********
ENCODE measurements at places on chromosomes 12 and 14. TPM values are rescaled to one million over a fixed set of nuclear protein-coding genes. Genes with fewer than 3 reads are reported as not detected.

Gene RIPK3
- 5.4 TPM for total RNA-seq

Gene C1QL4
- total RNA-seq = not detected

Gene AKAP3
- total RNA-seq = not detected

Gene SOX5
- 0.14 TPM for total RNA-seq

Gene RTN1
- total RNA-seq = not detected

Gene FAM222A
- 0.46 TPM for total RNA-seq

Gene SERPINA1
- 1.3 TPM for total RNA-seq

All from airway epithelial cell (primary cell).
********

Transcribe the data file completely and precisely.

ENCODE measurements at places on chromosomes 12 and 14. TPM values are rescaled to one million over a fixed set of nuclear protein-coding genes. Genes with fewer than 3 reads are reported as not detected.

Gene RIPK3
- 5.4 TPM for total RNA-seq

Gene C1QL4
- total RNA-seq = not detected

Gene AKAP3
- total RNA-seq = not detected

Gene SOX5
- 0.14 TPM for total RNA-seq

Gene RTN1
- total RNA-seq = not detected

Gene FAM222A
- 0.46 TPM for total RNA-seq

Gene SERPINA1
- 1.3 TPM for total RNA-seq

All from airway epithelial cell (primary cell).